3. To discuss this issue with others – Read and share your experience on our online forum
  4. Questions – If you have any questions about this, you can contact our helpline

Get involved

  1. Comment on this information (below)
  2. Send your feedback directly to us.
  3. Discuss your views and experiences with others on our online peer forum.
  4. Share your personal story by contributing to our online magazine, theRecord.


Add Comment
  1. I have a conviction from 1967 for ‘Receiving Stolen Property’ for which I was sentenced to a fine of £20 or 3 months imprisonment.
    Would such a conviction bar me from entering Australia?

    1. Hi Terence

      Although you’d need to disclose your conviction if asked on the ETA or visa application, it definitely wouldn’t automatically bar you from entering Australia.

      Best wishes


  2. Hi, I was in a violent relationship between 5-9 years ago when I was 18-23 in which I received more than 12 months prison sentence (time not served). I have never been in any sort of trouble outside of this relationship and this person still tries to contact me even now (even though I am the apparent abuser). What would the likelihood be of me being completely refused entry or what further steps would I need to take? This would be for either an eVisitor and I am looking to move there in the future as my boyfriend lives there.

  3. I have a dismissed case 7 years ago for theft. The company of my husband under subclass 482 want to sponsor me. Will my application denied? I have a current job for almost 6 years now and I have a good character on my job. Thinking this depressed me so much 😢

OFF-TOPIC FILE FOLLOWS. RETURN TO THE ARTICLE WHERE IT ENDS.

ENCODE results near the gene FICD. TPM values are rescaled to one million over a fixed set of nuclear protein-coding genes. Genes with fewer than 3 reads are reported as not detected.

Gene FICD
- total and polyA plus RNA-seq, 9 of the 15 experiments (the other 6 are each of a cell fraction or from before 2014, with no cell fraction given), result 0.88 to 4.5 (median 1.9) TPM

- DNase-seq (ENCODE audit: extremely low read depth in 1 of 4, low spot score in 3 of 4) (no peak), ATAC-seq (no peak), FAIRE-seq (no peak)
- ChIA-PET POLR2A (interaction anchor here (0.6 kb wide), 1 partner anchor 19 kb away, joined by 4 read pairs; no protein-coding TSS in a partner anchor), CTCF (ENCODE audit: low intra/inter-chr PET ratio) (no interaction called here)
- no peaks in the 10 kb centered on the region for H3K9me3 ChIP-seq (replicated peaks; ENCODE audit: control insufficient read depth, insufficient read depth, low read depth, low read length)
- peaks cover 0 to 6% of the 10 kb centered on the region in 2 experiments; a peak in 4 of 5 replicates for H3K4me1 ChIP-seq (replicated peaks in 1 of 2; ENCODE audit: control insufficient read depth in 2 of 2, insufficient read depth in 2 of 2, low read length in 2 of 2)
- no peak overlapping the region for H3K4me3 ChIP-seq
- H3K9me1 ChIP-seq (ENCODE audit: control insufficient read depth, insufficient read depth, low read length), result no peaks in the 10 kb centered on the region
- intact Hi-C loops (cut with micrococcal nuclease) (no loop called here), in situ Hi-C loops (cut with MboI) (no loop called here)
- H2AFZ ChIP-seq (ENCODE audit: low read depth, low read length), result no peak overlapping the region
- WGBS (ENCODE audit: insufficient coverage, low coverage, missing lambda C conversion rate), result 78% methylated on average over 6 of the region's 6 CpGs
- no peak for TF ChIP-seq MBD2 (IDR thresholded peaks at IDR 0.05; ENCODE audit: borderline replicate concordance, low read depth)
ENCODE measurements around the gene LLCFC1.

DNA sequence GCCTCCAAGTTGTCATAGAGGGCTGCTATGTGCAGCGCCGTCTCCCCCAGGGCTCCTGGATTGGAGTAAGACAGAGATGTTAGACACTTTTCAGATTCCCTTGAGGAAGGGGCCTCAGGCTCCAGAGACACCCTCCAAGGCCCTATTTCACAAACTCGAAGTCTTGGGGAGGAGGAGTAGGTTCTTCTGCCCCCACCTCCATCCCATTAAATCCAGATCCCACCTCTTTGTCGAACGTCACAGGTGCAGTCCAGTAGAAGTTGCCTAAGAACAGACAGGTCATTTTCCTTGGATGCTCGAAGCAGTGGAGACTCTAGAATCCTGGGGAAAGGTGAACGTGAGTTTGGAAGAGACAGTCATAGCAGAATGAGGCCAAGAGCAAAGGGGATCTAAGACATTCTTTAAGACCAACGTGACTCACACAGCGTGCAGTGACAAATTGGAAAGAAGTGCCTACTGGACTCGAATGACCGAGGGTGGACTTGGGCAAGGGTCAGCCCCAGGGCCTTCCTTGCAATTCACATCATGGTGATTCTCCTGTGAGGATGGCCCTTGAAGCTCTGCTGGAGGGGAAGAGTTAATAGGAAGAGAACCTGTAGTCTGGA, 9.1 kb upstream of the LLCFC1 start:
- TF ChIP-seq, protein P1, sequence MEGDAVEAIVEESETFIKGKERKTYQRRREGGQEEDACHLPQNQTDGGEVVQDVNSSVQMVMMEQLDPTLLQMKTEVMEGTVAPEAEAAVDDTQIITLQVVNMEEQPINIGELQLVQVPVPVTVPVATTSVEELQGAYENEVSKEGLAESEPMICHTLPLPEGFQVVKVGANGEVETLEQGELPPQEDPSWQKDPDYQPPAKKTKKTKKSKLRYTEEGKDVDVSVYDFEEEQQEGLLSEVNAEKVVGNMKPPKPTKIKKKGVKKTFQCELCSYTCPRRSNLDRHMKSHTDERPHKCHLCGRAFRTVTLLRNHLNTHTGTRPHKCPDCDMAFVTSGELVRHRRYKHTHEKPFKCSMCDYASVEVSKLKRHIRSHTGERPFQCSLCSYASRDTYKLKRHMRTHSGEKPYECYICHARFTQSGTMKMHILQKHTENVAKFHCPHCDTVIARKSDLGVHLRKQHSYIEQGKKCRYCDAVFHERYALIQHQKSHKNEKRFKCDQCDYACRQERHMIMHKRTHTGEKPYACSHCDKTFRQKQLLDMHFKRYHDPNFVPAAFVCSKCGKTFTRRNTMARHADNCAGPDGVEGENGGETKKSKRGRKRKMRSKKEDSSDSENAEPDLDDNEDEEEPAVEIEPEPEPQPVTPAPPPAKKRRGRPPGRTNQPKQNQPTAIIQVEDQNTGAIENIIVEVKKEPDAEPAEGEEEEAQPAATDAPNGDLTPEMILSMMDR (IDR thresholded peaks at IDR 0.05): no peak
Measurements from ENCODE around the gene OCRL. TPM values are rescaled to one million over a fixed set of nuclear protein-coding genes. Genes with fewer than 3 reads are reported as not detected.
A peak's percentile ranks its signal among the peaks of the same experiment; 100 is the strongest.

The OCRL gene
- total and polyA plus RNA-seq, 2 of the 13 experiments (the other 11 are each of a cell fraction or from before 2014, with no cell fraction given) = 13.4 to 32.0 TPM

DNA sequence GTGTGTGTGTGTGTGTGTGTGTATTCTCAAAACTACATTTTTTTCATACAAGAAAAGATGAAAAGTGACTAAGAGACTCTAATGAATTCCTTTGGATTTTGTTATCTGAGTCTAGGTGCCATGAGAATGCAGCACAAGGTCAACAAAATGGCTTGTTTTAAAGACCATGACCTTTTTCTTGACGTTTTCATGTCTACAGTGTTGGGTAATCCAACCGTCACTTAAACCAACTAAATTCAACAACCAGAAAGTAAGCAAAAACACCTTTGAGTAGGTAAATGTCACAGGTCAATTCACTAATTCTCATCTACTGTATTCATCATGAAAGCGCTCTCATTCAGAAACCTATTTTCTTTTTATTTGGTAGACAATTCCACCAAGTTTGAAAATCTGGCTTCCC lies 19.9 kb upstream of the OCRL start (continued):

4. I have a 2 year suspended sentence for ABH/wounding from 14 years ago when I was 18 years old, would this stop me getting a visa?

    1. Hi Alex

      Unfortunately, as you received a 2 year suspended sentence you would not be eligible to apply for the Electronic Travel Authority, you would need to apply for a full tourist visa.

      Don’t assume that just because you have a conviction you will automatically be refused a visa. In your favour is the fact that the conviction is old, you were very young when you received it and you have nothing else on your record. The Australian Department of Immigration and Border Protection will take into consideration what you have done since you were convicted and will look at each application on a case by case basis.

      Best wishes


  5. I received a penalty notice for disorder and spent the night in a police cell. Is this something I would need to disclose as a conviction?

  6. Thanks for the awesome website.

    I was given a six-month suspended sentence for offensive behaviour (urinating in public!) in my 20s, nearly 28 years ago, but the offence is hidden (but not erased) from government records under NZ’s “clean slate” law.

    Do I have to declare this on the Australian immigration form?

    Many thanks.